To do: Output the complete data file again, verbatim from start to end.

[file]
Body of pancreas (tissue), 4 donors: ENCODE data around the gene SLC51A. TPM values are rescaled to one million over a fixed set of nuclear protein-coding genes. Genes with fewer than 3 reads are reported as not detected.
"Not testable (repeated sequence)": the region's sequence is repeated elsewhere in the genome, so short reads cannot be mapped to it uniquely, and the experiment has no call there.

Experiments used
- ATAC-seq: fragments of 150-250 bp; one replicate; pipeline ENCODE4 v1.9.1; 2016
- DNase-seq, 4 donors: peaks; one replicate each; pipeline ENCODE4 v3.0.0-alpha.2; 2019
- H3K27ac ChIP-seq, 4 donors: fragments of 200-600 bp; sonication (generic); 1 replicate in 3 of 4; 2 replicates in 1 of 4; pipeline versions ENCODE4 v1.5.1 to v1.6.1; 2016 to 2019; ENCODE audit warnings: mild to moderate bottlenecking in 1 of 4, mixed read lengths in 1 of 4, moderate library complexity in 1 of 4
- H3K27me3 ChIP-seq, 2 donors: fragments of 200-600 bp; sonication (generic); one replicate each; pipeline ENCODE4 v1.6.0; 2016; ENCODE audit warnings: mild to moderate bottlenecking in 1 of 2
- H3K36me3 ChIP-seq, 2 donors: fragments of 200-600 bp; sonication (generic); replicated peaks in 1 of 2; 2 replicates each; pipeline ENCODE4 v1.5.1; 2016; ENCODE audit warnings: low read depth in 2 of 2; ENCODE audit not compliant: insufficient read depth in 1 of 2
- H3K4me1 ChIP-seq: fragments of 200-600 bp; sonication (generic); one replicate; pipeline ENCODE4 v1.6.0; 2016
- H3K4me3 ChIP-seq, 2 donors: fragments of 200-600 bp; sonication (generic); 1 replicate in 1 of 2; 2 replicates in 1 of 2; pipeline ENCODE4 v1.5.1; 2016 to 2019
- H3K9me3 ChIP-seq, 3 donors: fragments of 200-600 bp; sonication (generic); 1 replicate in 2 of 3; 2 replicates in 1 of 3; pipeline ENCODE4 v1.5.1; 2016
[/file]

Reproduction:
Body of pancreas (tissue), 4 donors: ENCODE data around the gene SLC51A. TPM values are rescaled to one million over a fixed set of nuclear protein-coding genes. Genes with fewer than 3 reads are reported as not detected.
"Not testable (repeated sequence)": the region's sequence is repeated elsewhere in the genome, so short reads cannot be mapped to it uniquely, and the experiment has no call there.

Experiments used
- ATAC-seq: fragments of 150-250 bp; one replicate; pipeline ENCODE4 v1.9.1; 2016
- DNase-seq, 4 donors: peaks; one replicate each; pipeline ENCODE4 v3.0.0-alpha.2; 2019
- H3K27ac ChIP-seq, 4 donors: fragments of 200-600 bp; sonication (generic); 1 replicate in 3 of 4; 2 replicates in 1 of 4; pipeline versions ENCODE4 v1.5.1 to v1.6.1; 2016 to 2019; ENCODE audit warnings: mild to moderate bottlenecking in 1 of 4, mixed read lengths in 1 of 4, moderate library complexity in 1 of 4
- H3K27me3 ChIP-seq, 2 donors: fragments of 200-600 bp; sonication (generic); one replicate each; pipeline ENCODE4 v1.6.0; 2016; ENCODE audit warnings: mild to moderate bottlenecking in 1 of 2
- H3K36me3 ChIP-seq, 2 donors: fragments of 200-600 bp; sonication (generic); replicated peaks in 1 of 2; 2 replicates each; pipeline ENCODE4 v1.5.1; 2016; ENCODE audit warnings: low read depth in 2 of 2; ENCODE audit not compliant: insufficient read depth in 1 of 2
- H3K4me1 ChIP-seq: fragments of 200-600 bp; sonication (generic); one replicate; pipeline ENCODE4 v1.6.0; 2016
- H3K4me3 ChIP-seq, 2 donors: fragments of 200-600 bp; sonication (generic); 1 replicate in 1 of 2; 2 replicates in 1 of 2; pipeline ENCODE4 v1.5.1; 2016 to 2019
- H3K9me3 ChIP-seq, 3 donors: fragments of 200-600 bp; sonication (generic); 1 replicate in 2 of 3; 2 replicates in 1 of 3; pipeline ENCODE4 v1.5.1; 2016